Long Night's Journey Into Day - Redemption
- Release date:
- July 27, 2018
- Metal Blade
Lacking progression or editing
The biggest strengths of A Long Night and is being well-written riffs and vocals. In addition, the technical level is definitely in the top class, and if you love cleverly eighth and talkombinatoriske times, there is plenty to come after here. Instrumentalstykkerne due often to repeat the ingredients without bringing the songs new places to go and the average sanglængde of about six-and-a-half minutes, draws the whole album hard in the tail. There is not one single outright bad song on the album, so one should finally not hold back if you do not see a problem in the elongated solo work.
Progressive or technical
What must the metal include, before you can call it progressive? If you ask Mr Yli-Sirniö (which I did), it must have roots in the 70's the rock and their ideas to express themselves without being bound by a particular structure (I paraphrases). But you can't just express itself through prolonged and intense instrumentonani and just assume that the music as a result will have to be progressive? Of course, just take off the fat! American Redemption taking hold of their seventh studio album, A Long Night's Journey Into Day.
My introduction must be read with a twinkle in his eye, I actually really liked Redemption and A Long Night, and for that matter also several albums of Dream Theater, which is not exactly known for chastity. The question of whether A Long Night is really progressive concerns me also far less than the question of whether it is really good, so let's accept the wild guitar - and keyboardsoloer, sleight of hand trommefills, odd time signatures and sudden breach as "progressive" and instead ask two other questions: "Is A Long Night worth listening to even without the progressive elements?", and "making the progressive elements of the album stronger?"
If you – as far as possible – aside from the increased masturbation has a quite lyttervenligt album. As good as each song is based on a backbone of rocking riffs and well thought-out vocals, and the group obviously also good, to good music – regardless of the progressions – is based on good ingredients. "Impermanent", for example, opens with a brilliant (and technical) riff during a solo, and moves through well-chosen sounds is. "Little men" is still a winner, characterized by strong riffing and powerful vocals (and trite lyrics). So far, so good.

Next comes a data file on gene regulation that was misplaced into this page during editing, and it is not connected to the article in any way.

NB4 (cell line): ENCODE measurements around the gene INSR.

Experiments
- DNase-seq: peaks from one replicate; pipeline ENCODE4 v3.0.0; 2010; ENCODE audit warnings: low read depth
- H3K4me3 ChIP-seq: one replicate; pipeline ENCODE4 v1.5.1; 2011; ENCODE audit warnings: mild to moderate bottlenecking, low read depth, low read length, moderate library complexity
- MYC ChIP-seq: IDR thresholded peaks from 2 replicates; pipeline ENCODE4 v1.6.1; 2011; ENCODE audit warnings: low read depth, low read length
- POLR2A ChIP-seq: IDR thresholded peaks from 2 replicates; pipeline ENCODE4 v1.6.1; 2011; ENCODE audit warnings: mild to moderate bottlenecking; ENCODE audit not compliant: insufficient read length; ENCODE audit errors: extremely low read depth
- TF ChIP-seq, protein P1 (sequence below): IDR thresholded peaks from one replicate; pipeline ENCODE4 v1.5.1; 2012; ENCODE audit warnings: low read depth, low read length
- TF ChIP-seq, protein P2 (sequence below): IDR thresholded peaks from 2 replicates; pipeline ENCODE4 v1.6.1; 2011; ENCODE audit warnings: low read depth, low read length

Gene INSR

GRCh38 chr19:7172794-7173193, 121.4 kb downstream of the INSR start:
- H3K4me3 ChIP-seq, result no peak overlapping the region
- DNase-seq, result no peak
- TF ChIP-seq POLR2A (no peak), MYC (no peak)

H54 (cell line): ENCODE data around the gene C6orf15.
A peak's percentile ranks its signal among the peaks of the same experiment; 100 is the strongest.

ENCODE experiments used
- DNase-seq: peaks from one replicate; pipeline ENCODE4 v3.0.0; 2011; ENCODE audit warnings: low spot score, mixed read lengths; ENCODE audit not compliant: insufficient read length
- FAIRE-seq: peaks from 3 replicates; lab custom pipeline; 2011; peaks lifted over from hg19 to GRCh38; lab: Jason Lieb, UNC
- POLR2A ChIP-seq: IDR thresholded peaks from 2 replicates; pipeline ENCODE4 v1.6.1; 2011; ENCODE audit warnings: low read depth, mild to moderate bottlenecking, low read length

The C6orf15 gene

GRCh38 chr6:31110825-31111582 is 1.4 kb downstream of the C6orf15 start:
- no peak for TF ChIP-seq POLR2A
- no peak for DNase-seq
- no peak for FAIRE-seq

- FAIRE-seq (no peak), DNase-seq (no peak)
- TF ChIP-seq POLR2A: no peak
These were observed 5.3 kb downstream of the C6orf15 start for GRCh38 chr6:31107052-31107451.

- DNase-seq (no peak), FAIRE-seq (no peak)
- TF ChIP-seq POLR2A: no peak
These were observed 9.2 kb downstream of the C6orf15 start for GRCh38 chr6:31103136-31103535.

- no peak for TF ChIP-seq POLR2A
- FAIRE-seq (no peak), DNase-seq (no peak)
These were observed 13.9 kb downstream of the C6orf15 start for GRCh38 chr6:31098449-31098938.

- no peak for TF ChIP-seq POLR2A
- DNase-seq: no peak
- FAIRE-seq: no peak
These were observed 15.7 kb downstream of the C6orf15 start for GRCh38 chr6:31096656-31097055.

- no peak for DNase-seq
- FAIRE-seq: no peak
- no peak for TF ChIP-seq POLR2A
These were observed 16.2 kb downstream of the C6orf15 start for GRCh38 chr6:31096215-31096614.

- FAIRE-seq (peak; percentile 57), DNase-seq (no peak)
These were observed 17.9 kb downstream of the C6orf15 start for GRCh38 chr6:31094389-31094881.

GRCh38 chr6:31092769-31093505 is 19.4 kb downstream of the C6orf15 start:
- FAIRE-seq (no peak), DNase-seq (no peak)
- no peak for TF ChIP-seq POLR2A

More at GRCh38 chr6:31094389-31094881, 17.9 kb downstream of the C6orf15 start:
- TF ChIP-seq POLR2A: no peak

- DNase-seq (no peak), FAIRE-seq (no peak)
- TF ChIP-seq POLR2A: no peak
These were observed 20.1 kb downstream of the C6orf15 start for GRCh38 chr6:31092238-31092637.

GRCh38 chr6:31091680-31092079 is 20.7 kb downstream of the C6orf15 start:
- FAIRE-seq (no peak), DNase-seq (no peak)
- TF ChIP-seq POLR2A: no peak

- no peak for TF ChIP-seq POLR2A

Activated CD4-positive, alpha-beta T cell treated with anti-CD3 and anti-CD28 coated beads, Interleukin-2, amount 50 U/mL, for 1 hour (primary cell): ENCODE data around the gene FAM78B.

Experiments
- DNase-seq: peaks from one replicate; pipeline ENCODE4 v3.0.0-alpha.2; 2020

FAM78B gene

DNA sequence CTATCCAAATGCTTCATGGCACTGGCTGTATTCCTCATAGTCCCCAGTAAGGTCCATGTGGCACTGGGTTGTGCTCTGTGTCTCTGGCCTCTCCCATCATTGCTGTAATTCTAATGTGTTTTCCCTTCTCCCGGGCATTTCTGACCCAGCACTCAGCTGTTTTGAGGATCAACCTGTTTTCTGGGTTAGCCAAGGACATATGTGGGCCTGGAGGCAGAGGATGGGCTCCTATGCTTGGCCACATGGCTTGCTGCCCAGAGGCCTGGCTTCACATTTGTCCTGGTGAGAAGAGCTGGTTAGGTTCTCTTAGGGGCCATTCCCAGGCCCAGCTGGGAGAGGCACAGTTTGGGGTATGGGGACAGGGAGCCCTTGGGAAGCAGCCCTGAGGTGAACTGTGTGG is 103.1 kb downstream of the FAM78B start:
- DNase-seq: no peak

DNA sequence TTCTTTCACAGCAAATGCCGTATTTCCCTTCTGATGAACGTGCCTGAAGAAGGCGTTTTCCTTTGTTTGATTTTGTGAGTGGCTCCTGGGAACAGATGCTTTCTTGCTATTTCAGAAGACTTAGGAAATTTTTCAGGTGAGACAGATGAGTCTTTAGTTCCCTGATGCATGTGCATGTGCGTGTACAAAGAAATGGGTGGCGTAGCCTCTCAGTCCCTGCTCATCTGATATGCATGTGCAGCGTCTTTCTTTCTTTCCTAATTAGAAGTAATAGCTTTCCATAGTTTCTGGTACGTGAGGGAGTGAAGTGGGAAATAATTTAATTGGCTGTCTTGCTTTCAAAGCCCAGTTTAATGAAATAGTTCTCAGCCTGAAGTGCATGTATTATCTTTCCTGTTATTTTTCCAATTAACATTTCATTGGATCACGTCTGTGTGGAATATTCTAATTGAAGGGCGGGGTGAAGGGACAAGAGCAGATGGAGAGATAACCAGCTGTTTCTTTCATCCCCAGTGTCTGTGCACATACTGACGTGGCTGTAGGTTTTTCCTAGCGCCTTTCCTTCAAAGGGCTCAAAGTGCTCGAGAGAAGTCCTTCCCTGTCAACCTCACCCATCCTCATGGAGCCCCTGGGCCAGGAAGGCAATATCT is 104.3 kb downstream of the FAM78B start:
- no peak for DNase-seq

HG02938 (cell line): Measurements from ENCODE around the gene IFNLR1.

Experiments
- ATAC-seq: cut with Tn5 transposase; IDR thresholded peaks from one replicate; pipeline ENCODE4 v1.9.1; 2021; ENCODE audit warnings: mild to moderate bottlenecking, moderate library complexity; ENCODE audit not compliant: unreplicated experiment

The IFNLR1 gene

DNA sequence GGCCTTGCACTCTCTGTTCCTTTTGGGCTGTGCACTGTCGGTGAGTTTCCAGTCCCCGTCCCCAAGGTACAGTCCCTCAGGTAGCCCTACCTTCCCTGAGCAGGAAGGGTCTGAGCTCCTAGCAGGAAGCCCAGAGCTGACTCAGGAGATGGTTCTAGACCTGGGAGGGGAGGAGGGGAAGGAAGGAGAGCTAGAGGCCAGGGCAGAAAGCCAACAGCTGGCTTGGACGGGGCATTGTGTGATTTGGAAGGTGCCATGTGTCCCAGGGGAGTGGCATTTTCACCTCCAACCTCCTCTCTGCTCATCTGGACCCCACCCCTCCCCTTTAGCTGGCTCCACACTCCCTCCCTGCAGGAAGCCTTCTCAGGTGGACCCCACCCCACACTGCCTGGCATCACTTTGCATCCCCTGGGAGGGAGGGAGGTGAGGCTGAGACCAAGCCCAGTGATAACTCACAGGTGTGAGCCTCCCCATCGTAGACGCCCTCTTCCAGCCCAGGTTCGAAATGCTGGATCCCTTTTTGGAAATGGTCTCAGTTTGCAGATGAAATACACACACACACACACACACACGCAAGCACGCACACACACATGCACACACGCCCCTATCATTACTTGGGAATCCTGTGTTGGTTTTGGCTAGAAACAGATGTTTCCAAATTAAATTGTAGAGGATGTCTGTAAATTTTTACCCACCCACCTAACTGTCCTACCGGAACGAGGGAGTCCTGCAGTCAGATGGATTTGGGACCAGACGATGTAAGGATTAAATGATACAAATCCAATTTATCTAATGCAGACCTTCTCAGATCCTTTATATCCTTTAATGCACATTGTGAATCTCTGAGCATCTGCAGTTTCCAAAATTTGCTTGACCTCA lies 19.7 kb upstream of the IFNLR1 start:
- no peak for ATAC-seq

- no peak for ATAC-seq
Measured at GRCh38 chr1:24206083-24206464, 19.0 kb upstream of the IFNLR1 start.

If you once again insert the aforementioned elements, you then better or worse songs? Often worse. Instrumental passages are provided in over half of the songs, but makes rarely any of the songs development. Mainly used the existing rytmefigurer, and since the songs anyway returning to the verse/chorus afterwards, they function only as an extended c-piece that draws the songs out. "The Eyes You Dare Not Meet In Dreams" and "The Echo Chamber" are examples of this, but in reality there are only two clear exceptions. "Indulge In Color" and the title song contains, in addition to the great technical work, interesting sounds is and expressive sangudvikling (it, as a "progressive" originally referred to).
Even though I'm bored me a little under instrumentalstykkerne, then there is the undeniably impressive work on the album. Versailles is on the sidelines with an aneurysm, but Nick has more than enough Van Dyk to, err, play for two, and he does it even on the keyboards along with Vikram Shankar. Chris Quirartes follow suit behind the drums with the corresponding bombastic fills, and Sean Andrews' bass playing is as expected in the top and audibly, in spite of the fact that the syvstrengede the guitars when well down in your bass domain.
>> Check the songs and lyrics here